In 2019, Phi Kappa Phi announced the expansion of its Fellowship Program from a total distribution of $345,000 each year to $615,000. As part of the increased funding, two new fellowships were created granting awards of $35,000 each – the 1897 Fellow, given to the top-scoring applicant in a STEM discipline, and the Sherrill Carlson Fellow, awarded to the top-ranking nominee in humanities and art.
Could you be the among the next cohort of 58 Society members who will be awarded a fellowship? Don’t miss your chance! Each active Phi Kappa Phi chapter may submit one candidate from among its local applicants to compete Society-wide for a fellowship. While the national deadline for chapters to submit an applicant is April 15, the local deadlines will vary and are approaching soon. Click here to find out how to apply.
Last year’s recipients of the first-ever 1897 Fellowship and Sherrill Carlson Fellowship were Sydney Sherman and Glenesha Berryman, respectively.
Sydney Sherman graduated from the University of Texas at Dallas where she was an honors student with the Collegium V at the Hobson Widenthal Honors College. She also did summer research at the Ecole Polytechnique de Lausanne in Switzerland and at the Weil Cornell Medical School. The fellowship is helping her pursue a Ph.D. in medical engineering and medical physics at MIT-Harvard.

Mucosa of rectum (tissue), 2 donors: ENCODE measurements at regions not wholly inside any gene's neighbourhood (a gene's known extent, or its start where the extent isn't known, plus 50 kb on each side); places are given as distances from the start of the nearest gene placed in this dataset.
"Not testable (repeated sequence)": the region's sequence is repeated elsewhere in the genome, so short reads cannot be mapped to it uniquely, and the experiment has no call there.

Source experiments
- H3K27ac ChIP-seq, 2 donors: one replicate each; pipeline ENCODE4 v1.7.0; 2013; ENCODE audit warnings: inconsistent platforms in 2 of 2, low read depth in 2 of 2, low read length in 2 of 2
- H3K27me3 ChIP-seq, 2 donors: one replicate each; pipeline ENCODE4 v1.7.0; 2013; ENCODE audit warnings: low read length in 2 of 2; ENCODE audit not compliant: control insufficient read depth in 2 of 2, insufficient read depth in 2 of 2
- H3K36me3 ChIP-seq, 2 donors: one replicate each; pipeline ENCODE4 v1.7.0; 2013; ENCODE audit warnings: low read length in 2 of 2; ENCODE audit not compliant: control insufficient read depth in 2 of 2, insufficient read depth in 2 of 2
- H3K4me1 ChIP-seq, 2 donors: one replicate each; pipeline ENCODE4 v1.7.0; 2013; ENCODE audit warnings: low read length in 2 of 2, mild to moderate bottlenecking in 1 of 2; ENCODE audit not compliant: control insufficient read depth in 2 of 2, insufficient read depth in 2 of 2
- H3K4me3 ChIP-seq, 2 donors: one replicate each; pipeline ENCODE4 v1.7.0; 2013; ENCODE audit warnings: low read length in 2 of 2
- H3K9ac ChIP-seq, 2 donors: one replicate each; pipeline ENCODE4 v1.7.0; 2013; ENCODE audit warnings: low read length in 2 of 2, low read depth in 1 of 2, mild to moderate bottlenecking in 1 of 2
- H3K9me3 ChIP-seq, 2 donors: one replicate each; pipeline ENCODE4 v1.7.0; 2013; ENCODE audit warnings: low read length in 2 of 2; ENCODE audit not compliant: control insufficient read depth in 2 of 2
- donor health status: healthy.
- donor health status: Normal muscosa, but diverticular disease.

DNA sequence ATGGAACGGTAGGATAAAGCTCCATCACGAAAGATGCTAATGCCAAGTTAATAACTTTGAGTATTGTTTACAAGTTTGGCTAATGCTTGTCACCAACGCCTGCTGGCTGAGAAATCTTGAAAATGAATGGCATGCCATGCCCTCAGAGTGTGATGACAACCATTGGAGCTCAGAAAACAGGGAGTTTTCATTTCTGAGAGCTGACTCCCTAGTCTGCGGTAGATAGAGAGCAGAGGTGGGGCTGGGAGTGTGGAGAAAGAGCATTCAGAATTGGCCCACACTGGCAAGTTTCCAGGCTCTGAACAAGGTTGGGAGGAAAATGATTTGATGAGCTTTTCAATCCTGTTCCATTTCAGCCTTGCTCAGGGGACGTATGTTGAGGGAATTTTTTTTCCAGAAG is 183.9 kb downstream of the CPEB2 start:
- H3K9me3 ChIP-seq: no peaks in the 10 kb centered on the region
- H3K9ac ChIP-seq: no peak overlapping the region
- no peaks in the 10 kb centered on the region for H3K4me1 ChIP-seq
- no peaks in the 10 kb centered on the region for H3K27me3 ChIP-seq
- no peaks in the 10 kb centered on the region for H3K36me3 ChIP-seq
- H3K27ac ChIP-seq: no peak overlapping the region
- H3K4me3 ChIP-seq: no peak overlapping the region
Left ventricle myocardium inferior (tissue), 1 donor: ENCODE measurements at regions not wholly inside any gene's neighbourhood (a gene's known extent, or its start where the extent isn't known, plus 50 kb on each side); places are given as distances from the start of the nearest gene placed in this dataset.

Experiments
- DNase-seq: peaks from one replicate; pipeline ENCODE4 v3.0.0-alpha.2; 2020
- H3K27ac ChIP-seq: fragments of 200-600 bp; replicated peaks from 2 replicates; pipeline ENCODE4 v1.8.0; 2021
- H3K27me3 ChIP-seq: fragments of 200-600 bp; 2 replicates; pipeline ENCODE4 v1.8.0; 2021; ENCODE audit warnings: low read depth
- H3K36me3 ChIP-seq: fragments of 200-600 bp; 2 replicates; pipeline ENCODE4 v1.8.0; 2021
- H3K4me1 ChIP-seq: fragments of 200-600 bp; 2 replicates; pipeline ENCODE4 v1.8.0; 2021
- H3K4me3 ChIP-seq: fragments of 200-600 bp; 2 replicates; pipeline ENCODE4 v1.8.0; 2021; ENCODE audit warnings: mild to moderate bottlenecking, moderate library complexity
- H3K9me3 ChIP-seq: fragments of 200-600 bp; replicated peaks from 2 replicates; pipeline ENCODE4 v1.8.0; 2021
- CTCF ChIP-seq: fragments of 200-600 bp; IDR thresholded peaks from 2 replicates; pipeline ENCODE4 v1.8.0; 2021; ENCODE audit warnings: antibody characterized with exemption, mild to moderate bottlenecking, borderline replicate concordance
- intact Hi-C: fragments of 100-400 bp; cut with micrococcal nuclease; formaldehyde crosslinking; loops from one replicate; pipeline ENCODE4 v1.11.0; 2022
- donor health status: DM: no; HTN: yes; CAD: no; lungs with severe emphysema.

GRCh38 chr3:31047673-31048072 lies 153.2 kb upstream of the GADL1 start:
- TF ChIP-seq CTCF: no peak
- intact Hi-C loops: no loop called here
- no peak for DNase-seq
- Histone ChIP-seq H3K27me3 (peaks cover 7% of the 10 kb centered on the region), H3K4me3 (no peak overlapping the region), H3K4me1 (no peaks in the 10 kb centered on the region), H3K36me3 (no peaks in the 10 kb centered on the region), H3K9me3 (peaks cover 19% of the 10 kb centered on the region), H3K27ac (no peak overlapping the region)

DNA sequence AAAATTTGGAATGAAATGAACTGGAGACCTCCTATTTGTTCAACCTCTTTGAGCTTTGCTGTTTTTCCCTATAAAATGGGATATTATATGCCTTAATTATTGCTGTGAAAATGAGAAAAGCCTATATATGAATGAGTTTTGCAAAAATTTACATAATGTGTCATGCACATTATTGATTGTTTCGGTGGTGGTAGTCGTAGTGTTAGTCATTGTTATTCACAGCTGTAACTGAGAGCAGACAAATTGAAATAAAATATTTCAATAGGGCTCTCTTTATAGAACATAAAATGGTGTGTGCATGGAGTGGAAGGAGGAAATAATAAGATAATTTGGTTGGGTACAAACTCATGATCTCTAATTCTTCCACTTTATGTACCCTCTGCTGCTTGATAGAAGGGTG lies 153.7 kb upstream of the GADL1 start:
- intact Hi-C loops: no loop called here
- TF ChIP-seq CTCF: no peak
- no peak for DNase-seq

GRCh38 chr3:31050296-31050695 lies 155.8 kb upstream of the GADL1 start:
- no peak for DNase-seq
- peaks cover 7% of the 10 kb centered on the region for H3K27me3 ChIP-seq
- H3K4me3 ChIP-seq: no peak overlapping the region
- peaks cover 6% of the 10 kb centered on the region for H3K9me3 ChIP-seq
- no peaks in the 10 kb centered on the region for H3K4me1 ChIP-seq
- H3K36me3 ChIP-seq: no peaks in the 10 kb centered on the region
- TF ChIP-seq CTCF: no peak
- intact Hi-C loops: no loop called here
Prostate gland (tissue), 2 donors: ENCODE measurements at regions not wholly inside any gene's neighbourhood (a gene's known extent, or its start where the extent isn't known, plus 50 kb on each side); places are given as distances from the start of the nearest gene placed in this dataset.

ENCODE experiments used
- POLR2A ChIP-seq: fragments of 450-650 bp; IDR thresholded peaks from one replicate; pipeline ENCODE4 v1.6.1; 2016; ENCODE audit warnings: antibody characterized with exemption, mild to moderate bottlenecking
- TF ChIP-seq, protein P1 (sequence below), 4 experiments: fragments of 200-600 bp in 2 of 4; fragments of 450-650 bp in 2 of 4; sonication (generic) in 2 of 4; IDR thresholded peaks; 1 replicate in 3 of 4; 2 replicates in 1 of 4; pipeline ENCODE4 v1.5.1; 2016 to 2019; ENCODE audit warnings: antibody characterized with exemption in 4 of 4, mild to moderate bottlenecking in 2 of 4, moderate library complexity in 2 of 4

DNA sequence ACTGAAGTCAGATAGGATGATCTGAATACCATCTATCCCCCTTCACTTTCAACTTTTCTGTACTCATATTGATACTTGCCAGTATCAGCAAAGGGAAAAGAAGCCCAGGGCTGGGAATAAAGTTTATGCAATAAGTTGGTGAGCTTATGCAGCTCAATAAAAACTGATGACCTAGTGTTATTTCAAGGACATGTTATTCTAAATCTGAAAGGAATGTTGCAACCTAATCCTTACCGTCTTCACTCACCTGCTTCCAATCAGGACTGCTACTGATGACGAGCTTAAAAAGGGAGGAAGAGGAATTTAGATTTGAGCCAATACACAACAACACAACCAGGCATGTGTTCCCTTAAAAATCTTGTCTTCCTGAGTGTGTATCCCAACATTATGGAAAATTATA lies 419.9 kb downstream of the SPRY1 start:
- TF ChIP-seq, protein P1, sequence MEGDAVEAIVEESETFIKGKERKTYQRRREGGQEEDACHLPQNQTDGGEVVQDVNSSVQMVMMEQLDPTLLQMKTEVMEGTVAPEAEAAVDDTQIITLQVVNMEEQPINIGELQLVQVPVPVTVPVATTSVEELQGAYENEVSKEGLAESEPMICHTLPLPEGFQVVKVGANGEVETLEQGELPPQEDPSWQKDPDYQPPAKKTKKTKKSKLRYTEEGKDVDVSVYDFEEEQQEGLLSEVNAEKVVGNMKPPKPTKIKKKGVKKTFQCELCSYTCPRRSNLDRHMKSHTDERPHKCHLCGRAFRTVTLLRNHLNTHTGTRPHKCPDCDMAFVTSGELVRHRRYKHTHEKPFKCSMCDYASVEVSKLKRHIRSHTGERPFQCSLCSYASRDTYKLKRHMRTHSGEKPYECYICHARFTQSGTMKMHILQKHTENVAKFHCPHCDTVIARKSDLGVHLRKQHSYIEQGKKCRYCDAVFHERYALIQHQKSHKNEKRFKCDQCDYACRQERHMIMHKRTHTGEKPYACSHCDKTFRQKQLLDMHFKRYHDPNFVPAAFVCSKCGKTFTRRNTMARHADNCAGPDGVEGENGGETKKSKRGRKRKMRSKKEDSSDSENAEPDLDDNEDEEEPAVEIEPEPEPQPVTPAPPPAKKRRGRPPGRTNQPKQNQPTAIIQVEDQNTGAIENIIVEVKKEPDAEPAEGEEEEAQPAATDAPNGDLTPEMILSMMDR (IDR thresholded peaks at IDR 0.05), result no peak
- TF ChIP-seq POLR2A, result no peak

“I am grateful to be awarded Phi Kappa Phi’s 1897 Fellowship,” Sherman shared. “This distinguished recognition will enable me to more fully focus on pioneering STEM developments during my graduate studies. In addition, the prestigious honor will introduce opportunities to collaborate and develop with colleagues which may not have otherwise been available.”
Sherrill Carlson Fellow
Glenesha Berryman earned a Bachelor of Arts in English with a second major in Great Books from East Carolina University. The fellowship is supporting her pursuit of a Ph.D. in American culture at University of Michigan.
As a student at ECU, “I did not know that my informal interests in black feminism could translate into a field of study or career,” Berryman wrote in her application. “I thought research was reserved for the hard sciences with white coats and lab rats. That all changed when I took the most meaningful course of my college career, Introduction to Literary Theory, and learned how to analyze important texts as well as contemporary cultural performances . . . This fellowship will enable me to develop as an interdisciplinary teacher and researcher and to become a public scholar and activist of the digital age.”